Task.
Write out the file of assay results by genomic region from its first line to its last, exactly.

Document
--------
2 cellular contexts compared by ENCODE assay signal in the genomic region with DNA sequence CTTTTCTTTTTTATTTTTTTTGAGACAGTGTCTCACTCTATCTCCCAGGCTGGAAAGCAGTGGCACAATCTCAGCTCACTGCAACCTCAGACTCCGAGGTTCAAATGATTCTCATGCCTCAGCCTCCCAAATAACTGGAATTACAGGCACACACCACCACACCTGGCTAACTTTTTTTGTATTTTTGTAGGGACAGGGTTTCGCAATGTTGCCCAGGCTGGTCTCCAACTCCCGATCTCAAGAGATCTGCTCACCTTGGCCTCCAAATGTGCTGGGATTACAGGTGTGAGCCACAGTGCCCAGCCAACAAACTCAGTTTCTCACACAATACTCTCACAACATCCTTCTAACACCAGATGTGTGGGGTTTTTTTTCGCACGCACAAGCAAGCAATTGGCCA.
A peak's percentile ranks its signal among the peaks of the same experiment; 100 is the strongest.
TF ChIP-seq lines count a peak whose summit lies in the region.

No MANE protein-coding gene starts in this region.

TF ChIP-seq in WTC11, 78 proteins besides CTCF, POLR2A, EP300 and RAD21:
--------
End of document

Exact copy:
2 cellular contexts compared by ENCODE assay signal in the genomic region with DNA sequence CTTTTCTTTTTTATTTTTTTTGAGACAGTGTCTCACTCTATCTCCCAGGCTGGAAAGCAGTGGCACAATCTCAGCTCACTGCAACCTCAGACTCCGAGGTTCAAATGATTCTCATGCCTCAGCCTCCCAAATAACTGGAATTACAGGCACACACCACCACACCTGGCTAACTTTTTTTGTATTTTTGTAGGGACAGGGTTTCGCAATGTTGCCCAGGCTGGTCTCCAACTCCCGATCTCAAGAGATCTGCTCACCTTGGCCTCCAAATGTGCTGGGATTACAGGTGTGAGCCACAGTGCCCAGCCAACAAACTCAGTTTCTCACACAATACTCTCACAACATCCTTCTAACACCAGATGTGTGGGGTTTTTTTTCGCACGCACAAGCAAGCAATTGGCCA.
A peak's percentile ranks its signal among the peaks of the same experiment; 100 is the strongest.
TF ChIP-seq lines count a peak whose summit lies in the region.

No MANE protein-coding gene starts in this region.

TF ChIP-seq in WTC11, 78 proteins besides CTCF, POLR2A, EP300 and RAD21: